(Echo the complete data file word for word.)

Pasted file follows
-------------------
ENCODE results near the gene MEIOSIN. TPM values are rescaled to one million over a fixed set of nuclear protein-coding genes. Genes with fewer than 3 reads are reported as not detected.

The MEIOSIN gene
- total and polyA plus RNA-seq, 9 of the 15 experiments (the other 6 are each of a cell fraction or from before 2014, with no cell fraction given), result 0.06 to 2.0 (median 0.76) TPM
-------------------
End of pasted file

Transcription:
ENCODE results near the gene MEIOSIN. TPM values are rescaled to one million over a fixed set of nuclear protein-coding genes. Genes with fewer than 3 reads are reported as not detected.

The MEIOSIN gene
- total and polyA plus RNA-seq, 9 of the 15 experiments (the other 6 are each of a cell fraction or from before 2014, with no cell fraction given), result 0.06 to 2.0 (median 0.76) TPM